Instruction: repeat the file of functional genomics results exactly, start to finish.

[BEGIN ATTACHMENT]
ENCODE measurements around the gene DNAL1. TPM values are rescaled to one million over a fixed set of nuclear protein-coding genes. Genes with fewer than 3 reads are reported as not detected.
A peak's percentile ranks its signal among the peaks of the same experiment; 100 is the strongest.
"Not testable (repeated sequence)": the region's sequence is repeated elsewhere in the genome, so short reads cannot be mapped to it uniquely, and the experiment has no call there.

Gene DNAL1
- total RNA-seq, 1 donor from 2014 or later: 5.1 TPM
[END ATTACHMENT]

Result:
ENCODE measurements around the gene DNAL1. TPM values are rescaled to one million over a fixed set of nuclear protein-coding genes. Genes with fewer than 3 reads are reported as not detected.
A peak's percentile ranks its signal among the peaks of the same experiment; 100 is the strongest.
"Not testable (repeated sequence)": the region's sequence is repeated elsewhere in the genome, so short reads cannot be mapped to it uniquely, and the experiment has no call there.

Gene DNAL1
- total RNA-seq, 1 donor from 2014 or later: 5.1 TPM